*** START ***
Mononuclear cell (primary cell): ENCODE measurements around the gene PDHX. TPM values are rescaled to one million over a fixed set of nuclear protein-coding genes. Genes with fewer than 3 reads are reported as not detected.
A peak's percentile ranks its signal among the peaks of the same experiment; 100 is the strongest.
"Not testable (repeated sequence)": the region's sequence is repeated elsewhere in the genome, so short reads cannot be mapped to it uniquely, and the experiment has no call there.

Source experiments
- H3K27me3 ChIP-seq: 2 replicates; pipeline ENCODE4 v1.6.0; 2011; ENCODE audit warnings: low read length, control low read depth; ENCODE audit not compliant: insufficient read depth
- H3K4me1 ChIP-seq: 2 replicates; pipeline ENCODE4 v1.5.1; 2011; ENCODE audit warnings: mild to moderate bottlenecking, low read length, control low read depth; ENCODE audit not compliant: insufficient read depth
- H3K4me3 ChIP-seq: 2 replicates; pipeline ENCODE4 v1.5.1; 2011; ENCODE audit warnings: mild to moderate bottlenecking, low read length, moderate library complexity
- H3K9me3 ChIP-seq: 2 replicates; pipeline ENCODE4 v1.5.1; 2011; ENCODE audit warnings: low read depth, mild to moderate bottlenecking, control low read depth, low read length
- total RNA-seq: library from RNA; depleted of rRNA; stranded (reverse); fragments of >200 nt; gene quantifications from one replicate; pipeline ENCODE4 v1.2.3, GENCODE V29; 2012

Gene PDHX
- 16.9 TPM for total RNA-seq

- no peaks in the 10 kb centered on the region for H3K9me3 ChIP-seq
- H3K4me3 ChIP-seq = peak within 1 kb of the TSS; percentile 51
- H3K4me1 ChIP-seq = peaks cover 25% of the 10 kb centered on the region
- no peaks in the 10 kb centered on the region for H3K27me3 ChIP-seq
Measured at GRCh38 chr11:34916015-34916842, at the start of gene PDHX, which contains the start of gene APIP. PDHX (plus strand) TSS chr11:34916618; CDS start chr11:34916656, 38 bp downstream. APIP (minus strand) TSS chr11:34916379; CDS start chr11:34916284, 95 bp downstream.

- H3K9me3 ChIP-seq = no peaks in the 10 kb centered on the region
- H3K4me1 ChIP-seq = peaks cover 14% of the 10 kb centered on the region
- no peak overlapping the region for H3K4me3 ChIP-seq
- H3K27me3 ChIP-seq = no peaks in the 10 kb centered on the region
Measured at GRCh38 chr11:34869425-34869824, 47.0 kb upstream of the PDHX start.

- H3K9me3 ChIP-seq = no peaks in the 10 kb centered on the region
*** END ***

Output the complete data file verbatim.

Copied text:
Mononuclear cell (primary cell): ENCODE measurements around the gene PDHX. TPM values are rescaled to one million over a fixed set of nuclear protein-coding genes. Genes with fewer than 3 reads are reported as not detected.
A peak's percentile ranks its signal among the peaks of the same experiment; 100 is the strongest.
"Not testable (repeated sequence)": the region's sequence is repeated elsewhere in the genome, so short reads cannot be mapped to it uniquely, and the experiment has no call there.

Source experiments
- H3K27me3 ChIP-seq: 2 replicates; pipeline ENCODE4 v1.6.0; 2011; ENCODE audit warnings: low read length, control low read depth; ENCODE audit not compliant: insufficient read depth
- H3K4me1 ChIP-seq: 2 replicates; pipeline ENCODE4 v1.5.1; 2011; ENCODE audit warnings: mild to moderate bottlenecking, low read length, control low read depth; ENCODE audit not compliant: insufficient read depth
- H3K4me3 ChIP-seq: 2 replicates; pipeline ENCODE4 v1.5.1; 2011; ENCODE audit warnings: mild to moderate bottlenecking, low read length, moderate library complexity
- H3K9me3 ChIP-seq: 2 replicates; pipeline ENCODE4 v1.5.1; 2011; ENCODE audit warnings: low read depth, mild to moderate bottlenecking, control low read depth, low read length
- total RNA-seq: library from RNA; depleted of rRNA; stranded (reverse); fragments of >200 nt; gene quantifications from one replicate; pipeline ENCODE4 v1.2.3, GENCODE V29; 2012

Gene PDHX
- 16.9 TPM for total RNA-seq

- no peaks in the 10 kb centered on the region for H3K9me3 ChIP-seq
- H3K4me3 ChIP-seq = peak within 1 kb of the TSS; percentile 51
- H3K4me1 ChIP-seq = peaks cover 25% of the 10 kb centered on the region
- no peaks in the 10 kb centered on the region for H3K27me3 ChIP-seq
Measured at GRCh38 chr11:34916015-34916842, at the start of gene PDHX, which contains the start of gene APIP. PDHX (plus strand) TSS chr11:34916618; CDS start chr11:34916656, 38 bp downstream. APIP (minus strand) TSS chr11:34916379; CDS start chr11:34916284, 95 bp downstream.

- H3K9me3 ChIP-seq = no peaks in the 10 kb centered on the region
- H3K4me1 ChIP-seq = peaks cover 14% of the 10 kb centered on the region
- no peak overlapping the region for H3K4me3 ChIP-seq
- H3K27me3 ChIP-seq = no peaks in the 10 kb centered on the region
Measured at GRCh38 chr11:34869425-34869824, 47.0 kb upstream of the PDHX start.

- H3K9me3 ChIP-seq = no peaks in the 10 kb centered on the region